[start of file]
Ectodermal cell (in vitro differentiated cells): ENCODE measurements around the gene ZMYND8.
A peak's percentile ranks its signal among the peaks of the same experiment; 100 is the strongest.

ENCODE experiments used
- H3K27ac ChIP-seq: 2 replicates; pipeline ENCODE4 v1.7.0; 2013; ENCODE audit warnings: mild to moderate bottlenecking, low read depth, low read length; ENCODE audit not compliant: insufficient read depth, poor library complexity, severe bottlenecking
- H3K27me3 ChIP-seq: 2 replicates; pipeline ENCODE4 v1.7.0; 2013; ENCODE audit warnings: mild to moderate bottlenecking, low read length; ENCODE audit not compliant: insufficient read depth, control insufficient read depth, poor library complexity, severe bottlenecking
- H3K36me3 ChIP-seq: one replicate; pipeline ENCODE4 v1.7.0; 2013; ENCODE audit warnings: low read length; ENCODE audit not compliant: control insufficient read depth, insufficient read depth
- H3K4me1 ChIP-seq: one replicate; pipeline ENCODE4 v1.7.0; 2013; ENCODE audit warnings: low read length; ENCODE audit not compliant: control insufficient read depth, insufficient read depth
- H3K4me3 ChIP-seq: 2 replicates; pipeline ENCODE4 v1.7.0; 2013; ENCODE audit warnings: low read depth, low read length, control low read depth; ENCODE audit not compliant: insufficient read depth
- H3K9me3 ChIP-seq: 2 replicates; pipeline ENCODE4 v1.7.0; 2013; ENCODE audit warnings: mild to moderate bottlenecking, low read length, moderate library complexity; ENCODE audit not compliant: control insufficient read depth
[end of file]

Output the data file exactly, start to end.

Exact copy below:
Ectodermal cell (in vitro differentiated cells): ENCODE measurements around the gene ZMYND8.
A peak's percentile ranks its signal among the peaks of the same experiment; 100 is the strongest.

ENCODE experiments used
- H3K27ac ChIP-seq: 2 replicates; pipeline ENCODE4 v1.7.0; 2013; ENCODE audit warnings: mild to moderate bottlenecking, low read depth, low read length; ENCODE audit not compliant: insufficient read depth, poor library complexity, severe bottlenecking
- H3K27me3 ChIP-seq: 2 replicates; pipeline ENCODE4 v1.7.0; 2013; ENCODE audit warnings: mild to moderate bottlenecking, low read length; ENCODE audit not compliant: insufficient read depth, control insufficient read depth, poor library complexity, severe bottlenecking
- H3K36me3 ChIP-seq: one replicate; pipeline ENCODE4 v1.7.0; 2013; ENCODE audit warnings: low read length; ENCODE audit not compliant: control insufficient read depth, insufficient read depth
- H3K4me1 ChIP-seq: one replicate; pipeline ENCODE4 v1.7.0; 2013; ENCODE audit warnings: low read length; ENCODE audit not compliant: control insufficient read depth, insufficient read depth
- H3K4me3 ChIP-seq: 2 replicates; pipeline ENCODE4 v1.7.0; 2013; ENCODE audit warnings: low read depth, low read length, control low read depth; ENCODE audit not compliant: insufficient read depth
- H3K9me3 ChIP-seq: 2 replicates; pipeline ENCODE4 v1.7.0; 2013; ENCODE audit warnings: mild to moderate bottlenecking, low read length, moderate library complexity; ENCODE audit not compliant: control insufficient read depth